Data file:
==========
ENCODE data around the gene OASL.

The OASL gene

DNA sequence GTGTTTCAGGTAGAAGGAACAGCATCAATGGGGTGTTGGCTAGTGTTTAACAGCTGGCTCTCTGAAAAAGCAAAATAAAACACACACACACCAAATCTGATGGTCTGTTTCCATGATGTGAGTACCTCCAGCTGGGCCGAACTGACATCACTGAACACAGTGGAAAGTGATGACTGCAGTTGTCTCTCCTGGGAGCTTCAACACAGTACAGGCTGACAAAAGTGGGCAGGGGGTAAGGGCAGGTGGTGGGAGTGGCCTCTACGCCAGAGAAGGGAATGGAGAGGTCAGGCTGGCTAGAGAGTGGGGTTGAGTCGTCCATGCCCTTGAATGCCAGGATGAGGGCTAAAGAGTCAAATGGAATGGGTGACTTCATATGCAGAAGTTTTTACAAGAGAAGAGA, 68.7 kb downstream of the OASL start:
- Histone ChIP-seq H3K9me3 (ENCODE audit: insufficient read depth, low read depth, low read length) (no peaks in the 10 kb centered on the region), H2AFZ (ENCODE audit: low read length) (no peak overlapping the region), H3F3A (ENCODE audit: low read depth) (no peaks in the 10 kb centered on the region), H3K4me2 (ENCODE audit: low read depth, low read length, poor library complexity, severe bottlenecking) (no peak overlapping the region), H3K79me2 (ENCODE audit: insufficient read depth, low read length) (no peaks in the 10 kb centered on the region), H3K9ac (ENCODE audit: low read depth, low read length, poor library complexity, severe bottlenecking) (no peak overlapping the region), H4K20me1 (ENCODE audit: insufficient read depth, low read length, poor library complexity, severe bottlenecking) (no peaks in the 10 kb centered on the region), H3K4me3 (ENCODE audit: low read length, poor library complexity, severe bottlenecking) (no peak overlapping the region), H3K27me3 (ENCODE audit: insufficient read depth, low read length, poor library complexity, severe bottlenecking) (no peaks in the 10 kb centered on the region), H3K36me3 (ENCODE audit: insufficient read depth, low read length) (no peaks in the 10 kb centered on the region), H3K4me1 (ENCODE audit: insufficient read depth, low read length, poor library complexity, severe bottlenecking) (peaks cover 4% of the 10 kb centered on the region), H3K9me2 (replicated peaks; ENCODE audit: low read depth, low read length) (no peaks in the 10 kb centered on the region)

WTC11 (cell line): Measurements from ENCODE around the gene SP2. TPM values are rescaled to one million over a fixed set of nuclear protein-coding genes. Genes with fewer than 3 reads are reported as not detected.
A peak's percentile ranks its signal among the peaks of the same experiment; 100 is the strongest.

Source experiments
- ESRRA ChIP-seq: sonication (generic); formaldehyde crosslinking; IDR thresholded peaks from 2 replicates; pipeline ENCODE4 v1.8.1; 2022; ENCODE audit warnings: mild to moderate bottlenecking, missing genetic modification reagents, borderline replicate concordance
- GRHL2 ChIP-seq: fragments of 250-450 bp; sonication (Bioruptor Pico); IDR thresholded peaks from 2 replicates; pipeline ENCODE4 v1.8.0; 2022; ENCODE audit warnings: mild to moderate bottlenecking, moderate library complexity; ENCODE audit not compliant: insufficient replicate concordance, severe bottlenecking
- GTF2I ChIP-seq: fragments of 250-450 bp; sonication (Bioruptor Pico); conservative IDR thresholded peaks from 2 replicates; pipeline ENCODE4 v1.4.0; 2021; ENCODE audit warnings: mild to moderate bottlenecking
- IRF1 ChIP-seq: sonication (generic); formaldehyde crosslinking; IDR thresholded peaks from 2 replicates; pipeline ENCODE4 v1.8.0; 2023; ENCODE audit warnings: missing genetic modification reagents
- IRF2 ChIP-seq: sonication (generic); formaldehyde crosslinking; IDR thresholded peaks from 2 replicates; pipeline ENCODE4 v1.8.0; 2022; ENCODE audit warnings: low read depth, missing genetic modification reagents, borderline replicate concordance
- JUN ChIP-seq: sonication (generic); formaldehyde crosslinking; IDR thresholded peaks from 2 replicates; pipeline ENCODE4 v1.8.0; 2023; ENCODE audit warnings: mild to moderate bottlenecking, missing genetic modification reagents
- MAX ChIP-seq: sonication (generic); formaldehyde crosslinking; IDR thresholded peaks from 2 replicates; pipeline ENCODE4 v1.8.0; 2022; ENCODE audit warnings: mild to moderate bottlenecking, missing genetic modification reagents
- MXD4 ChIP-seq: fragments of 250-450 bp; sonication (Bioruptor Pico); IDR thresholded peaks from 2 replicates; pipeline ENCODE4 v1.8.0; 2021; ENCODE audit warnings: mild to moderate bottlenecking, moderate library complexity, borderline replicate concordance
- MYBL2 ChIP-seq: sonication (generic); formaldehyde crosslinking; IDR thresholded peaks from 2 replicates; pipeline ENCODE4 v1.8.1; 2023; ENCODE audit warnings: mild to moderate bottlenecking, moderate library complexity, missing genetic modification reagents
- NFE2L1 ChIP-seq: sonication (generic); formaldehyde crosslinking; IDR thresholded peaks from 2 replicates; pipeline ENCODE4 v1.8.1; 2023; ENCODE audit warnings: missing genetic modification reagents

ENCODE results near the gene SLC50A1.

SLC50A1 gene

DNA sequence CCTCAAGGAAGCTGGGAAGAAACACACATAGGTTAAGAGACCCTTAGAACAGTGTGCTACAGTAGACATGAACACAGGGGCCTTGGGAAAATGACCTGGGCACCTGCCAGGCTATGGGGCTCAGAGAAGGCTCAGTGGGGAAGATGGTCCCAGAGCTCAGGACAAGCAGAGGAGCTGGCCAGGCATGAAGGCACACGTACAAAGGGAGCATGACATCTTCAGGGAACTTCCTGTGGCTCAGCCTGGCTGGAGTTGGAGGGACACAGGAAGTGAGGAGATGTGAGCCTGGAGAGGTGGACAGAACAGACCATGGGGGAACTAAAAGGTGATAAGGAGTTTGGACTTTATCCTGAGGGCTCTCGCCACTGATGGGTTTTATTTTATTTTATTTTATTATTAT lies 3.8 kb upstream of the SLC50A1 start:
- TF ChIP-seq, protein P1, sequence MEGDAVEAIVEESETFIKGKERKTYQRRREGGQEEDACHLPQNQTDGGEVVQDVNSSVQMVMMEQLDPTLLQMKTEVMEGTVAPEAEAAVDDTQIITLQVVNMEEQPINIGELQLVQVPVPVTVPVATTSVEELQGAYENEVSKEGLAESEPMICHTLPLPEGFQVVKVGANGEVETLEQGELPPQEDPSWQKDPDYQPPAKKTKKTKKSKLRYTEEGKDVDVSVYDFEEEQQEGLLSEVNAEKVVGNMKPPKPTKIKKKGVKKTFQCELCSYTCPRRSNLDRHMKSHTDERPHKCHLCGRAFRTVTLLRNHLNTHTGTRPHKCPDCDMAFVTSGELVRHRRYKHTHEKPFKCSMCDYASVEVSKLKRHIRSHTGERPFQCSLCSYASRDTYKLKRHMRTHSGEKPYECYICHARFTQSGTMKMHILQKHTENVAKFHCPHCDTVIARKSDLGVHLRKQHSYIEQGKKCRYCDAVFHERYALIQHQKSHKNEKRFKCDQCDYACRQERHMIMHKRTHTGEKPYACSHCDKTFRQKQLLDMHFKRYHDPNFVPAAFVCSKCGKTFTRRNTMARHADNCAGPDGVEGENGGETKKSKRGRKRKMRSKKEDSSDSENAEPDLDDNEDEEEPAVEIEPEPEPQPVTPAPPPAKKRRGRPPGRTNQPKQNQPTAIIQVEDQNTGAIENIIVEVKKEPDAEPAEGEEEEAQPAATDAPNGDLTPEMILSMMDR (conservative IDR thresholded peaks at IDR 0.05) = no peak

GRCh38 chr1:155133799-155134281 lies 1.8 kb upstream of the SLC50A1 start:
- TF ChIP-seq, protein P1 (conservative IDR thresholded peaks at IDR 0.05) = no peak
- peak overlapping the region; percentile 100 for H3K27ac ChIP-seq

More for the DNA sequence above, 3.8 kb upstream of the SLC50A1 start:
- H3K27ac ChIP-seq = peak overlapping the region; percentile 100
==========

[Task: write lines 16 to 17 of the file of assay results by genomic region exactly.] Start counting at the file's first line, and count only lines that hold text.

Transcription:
- MYBL2 ChIP-seq: sonication (generic); formaldehyde crosslinking; IDR thresholded peaks from 2 replicates; pipeline ENCODE4 v1.8.1; 2023; ENCODE audit warnings: mild to moderate bottlenecking, moderate library complexity, missing genetic modification reagents
- NFE2L1 ChIP-seq: sonication (generic); formaldehyde crosslinking; IDR thresholded peaks from 2 replicates; pipeline ENCODE4 v1.8.1; 2023; ENCODE audit warnings: missing genetic modification reagents